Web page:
In a magazine article I recently read about astronomy and cosmology I was struck by the similarities between analytics practitioners, some referred to as “data scientists,” and multi-wavelength astronomers who use spectroscopy instruments.
For those who may not be familiar with astronomy, multi-wavelength astronomers are researchers who analyze mountains of data about stars and star formation in our universe. Astronomical spectroscopy can be divided into three bands across the broad light spectrum: optical, radio and X-ray.
X-ray astronomy is used to view galaxies where young stars are being formed from the gravity collapse of gases. The resulting radiation emitted is detectable as infrared, visible and ultraviolet light across the broad wavelength spectrum. This is light that can be viewed from other parts of the light spectrum. X-ray emission is relatively weak; hence, astronomers depend on multi-wavelength data from all three light spectrum bands for more complete data to place measurements into context.
How are Astronomy and Business Analytics Alike?
The point of the magazine article was that multi-wavelength astronomy combines the best available data from every band of the light spectrum for the same object, such as a star or galaxy. This is similar to the task of practitioners in the analytics and enterprise performance management communities. An organization cannot make better decisions and improve its performance by focusing on only one variable, such as cost, time, quality, service-level and so on. These factors are interdependent. So, it is a much more complex problem. Plus there is more volatility today, caused in part by reduced trade barriers from globalization, which has increased uncertainty about the future. Analysts are on a mission to reduce uncertainty.
As examples of types of analysts, the cost analyst may examine product and standard service-line costs and profit margins. The customer relationship management analyst may examine customer satisfaction and loyalty data. The Six Sigma quality team may examine quality. The lean management team may study process cycle-times and throughput rates. The operations analyst may examine production schedules, inventories, and resource capacity levels. But all of things are connected! An analyst examines data for investigation and discovery. All organizations have many moving parts, like gears in a machine. Hence, there are many interdependencies loaded with variables. This is what excites analysts; using software tools, they have the keys to unlock insight and foresight from the data. A challenge for them is to determine which keys will work.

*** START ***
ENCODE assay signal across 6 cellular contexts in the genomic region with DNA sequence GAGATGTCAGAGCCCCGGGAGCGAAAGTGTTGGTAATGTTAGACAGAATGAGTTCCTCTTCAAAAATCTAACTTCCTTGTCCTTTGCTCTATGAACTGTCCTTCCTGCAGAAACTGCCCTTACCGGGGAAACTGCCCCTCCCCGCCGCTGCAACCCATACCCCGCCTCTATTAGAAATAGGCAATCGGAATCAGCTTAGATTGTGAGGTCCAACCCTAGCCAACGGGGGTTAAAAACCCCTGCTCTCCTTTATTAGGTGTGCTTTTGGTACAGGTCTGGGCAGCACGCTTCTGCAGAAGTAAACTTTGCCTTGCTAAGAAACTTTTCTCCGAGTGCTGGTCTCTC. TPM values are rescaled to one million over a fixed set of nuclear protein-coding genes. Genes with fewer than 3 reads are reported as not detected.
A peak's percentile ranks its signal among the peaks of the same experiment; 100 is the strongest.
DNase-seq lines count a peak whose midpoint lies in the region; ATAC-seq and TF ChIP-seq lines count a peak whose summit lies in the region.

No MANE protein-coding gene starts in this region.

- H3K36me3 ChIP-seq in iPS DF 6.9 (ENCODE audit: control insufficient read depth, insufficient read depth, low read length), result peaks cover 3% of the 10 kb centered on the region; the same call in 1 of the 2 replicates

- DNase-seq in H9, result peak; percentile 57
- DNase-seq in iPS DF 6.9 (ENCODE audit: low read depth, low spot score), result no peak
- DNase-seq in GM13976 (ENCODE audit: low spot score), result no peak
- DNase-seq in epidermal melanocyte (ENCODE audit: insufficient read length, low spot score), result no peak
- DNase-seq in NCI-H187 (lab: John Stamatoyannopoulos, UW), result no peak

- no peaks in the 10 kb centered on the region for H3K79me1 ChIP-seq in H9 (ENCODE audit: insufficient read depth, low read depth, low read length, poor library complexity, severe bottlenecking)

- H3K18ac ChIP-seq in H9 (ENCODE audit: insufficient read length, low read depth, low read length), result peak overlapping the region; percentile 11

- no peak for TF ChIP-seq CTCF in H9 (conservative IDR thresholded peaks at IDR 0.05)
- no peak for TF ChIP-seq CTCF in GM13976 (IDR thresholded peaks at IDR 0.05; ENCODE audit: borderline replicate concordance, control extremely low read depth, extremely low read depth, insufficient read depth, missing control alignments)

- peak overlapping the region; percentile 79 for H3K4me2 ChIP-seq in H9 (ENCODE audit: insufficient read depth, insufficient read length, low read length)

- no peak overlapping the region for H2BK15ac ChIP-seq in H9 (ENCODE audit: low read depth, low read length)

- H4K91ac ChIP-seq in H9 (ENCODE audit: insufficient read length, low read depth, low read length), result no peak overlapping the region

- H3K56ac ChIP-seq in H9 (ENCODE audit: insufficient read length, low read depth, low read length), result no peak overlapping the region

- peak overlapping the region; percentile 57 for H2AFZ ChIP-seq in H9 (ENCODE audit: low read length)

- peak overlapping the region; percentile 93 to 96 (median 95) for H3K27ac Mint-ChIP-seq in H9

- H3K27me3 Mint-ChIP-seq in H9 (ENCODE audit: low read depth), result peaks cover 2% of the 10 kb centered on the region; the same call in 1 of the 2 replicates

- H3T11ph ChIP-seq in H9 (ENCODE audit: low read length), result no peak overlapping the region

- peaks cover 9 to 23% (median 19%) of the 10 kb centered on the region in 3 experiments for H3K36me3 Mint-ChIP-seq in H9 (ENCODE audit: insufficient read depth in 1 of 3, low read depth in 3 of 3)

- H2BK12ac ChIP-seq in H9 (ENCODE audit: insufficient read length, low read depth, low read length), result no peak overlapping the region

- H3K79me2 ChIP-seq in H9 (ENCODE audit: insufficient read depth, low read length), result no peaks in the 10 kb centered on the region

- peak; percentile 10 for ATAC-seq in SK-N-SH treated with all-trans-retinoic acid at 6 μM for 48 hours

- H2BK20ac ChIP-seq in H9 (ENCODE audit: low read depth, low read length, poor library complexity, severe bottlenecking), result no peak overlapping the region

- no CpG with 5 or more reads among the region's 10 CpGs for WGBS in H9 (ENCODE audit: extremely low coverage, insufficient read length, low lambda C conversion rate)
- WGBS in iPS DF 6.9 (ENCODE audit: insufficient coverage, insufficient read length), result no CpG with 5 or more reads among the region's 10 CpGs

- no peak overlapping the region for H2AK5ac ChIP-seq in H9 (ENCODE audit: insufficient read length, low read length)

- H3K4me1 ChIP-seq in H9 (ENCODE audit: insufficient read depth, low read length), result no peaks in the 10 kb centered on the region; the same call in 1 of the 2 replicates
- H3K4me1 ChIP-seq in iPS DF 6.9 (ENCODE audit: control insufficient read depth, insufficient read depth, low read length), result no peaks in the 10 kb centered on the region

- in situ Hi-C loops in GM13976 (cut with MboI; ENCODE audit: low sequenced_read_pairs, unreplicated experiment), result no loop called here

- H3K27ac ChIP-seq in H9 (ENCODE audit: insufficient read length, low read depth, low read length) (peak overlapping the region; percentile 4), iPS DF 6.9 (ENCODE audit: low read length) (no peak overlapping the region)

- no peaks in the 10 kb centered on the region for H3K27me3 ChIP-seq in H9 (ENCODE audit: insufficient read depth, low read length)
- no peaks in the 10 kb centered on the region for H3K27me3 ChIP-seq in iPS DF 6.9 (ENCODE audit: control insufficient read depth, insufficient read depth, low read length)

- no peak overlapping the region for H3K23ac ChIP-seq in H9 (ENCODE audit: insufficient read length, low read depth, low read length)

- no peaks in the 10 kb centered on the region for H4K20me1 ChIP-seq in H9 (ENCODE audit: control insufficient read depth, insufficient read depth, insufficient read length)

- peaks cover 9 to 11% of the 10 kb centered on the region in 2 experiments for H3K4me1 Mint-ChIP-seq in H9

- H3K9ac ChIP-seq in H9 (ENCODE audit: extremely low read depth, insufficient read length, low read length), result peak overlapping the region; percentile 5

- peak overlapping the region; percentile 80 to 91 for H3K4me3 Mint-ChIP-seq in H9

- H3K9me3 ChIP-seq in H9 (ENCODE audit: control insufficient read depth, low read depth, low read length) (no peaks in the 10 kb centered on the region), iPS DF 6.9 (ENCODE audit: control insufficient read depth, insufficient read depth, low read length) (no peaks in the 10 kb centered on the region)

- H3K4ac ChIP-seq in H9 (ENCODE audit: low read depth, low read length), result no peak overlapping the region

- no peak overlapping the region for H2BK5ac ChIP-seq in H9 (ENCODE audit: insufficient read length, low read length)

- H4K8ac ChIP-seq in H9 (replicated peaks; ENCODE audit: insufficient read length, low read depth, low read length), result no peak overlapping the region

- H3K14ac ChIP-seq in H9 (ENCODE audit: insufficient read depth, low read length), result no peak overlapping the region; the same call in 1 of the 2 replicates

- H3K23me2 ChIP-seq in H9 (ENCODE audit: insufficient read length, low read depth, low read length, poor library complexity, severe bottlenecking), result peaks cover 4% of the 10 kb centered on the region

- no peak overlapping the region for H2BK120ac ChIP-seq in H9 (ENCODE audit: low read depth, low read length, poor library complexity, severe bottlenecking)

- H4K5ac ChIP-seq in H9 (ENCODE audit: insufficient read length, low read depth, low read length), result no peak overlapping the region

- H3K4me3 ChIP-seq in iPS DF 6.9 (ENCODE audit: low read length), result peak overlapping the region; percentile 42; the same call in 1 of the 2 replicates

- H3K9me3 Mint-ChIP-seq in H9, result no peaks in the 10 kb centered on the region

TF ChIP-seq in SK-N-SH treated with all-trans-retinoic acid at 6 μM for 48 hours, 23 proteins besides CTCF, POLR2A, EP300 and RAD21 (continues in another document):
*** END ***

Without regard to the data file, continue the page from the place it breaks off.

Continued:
EPM practitioners examine how all of these factors fit together. Their objective is to help their organizations perform better, faster and cheaper -- but there is more to it than just those three aspirations. There is also a need to be safer , by integrating findings from the enterprise risk management community. In addition, all of these factors must align with constantly changing strategic objectives defined by the executive team. And, in using strategy maps and key performance indicators displayed in dashboards a fifth aspiration is added to be smarter.
Analytics Software Provides the Instruments for Research
Business intelligence and business analytics software provide the instrumentation for analysts and managers. This type of software is similar to what telescopes provide for astronomers the power to see, to test hypotheses, to understand and to know.
Each type of analyst is trained in his or her field on how to think. They learn about techniques such as regression and correlation analysis. In contrast, the business analytics and enterprise performance management disciplines - like multi-wavelength astronomy - train people where to think. The typical “excellence” message that motivational speakers often promote of high performance at every level of an organization, is important, but it is too simplistic. It may make you feel warm and fuzzy to hear about being excellent, but it rarely lasts because there typically insufficient sustaining actions. Focus is required, and focus is what business analytics and enterprise performance management methods bring. The objective for any organization is to be better, faster, cheaper and also safer and smarter.
Should Organizations be Smart or Healthy?
All organizations suffer from an imbalance of how much emphasis should be placed on being smart rather than being healthy. Most organizations over-emphasize trying to be smart by hiring MBAs and management consultants with a quest to achieve a run-it-by-the-numbers management style. These types of organizations miss the relevance of how important is to also be healthy assuring that employee morale is high and employee turnover is low. They miss the need to also ensure that managers and employees are deeply involved in understanding the leadership team’s strategic intent and direction setting. Healthy behavior improves the likelihood of employee buy-in and commitment.
What is needed to correct this imbalance between organizational intelligence and health? Right from the start, you have to think like a sociologist and, arguably, you need to be a psychologist too. People matter a lot and strong leadership is necessary. Never underestimate the magnitude of resistance to change. It is natural for people to love the status quo.
Today the best leaders are not the ones with best answers typically based on their experience or intuition. The best leaders are the ones with the best questions. They motivate their organization to learn.
Like the multi-wavelength astronomers, organizations with a culture of analytics and burning desire to improve performance will leverage analytics to solve problems and pursue opportunities.
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